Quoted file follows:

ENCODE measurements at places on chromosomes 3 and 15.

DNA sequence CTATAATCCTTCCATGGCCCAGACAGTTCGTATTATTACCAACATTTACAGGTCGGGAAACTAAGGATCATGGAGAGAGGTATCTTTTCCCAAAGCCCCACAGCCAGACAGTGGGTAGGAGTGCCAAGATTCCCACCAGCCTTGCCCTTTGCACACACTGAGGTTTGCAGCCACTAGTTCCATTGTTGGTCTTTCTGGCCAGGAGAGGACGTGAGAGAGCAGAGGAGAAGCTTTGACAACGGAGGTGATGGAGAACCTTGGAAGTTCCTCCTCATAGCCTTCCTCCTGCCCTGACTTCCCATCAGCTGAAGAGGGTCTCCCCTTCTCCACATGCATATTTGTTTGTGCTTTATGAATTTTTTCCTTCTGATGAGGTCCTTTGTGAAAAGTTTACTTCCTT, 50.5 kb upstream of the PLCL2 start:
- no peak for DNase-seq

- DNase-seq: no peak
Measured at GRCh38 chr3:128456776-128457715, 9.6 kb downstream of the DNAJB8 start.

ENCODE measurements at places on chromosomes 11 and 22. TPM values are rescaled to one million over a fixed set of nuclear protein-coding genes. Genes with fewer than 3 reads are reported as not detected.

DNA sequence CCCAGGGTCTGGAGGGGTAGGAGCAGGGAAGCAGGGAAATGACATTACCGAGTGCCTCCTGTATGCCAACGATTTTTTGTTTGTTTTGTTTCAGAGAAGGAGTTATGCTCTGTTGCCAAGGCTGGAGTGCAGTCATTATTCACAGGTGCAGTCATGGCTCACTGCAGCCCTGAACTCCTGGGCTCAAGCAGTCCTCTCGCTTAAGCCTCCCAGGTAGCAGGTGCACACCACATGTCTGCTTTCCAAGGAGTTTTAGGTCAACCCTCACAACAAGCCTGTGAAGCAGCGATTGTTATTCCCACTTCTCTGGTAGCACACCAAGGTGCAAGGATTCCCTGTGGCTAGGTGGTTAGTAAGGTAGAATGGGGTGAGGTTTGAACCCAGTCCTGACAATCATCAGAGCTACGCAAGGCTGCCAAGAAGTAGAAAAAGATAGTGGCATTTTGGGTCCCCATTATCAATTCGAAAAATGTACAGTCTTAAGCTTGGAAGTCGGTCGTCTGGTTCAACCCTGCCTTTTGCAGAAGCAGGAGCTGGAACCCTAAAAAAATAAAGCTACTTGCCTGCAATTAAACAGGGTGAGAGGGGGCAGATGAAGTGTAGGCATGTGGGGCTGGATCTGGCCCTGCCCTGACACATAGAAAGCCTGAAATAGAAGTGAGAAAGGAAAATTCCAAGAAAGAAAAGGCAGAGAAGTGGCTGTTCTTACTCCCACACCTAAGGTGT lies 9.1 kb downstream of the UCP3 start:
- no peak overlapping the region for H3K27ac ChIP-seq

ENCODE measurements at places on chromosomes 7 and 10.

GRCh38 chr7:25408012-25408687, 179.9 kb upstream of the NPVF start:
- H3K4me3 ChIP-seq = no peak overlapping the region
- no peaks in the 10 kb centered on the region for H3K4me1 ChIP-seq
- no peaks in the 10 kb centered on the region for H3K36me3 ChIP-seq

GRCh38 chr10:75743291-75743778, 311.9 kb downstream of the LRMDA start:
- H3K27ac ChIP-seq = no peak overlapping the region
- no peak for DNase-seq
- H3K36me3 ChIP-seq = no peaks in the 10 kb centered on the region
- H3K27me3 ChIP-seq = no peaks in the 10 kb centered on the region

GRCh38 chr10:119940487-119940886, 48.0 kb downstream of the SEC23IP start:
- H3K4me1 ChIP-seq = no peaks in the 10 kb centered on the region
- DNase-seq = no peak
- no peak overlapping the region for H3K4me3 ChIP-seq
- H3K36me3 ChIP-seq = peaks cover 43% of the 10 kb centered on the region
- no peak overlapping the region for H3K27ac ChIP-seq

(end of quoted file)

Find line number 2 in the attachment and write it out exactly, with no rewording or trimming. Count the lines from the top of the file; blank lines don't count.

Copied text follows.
DNA sequence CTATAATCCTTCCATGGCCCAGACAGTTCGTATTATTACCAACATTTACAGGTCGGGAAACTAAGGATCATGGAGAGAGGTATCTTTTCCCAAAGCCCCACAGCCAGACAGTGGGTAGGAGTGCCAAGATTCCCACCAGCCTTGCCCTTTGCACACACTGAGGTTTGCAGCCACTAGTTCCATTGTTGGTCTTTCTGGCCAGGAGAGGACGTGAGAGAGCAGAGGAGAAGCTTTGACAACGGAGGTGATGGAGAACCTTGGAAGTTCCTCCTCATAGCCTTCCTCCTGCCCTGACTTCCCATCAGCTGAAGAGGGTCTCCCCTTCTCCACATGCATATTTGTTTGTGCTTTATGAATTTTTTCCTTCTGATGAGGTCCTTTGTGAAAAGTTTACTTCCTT, 50.5 kb upstream of the PLCL2 start: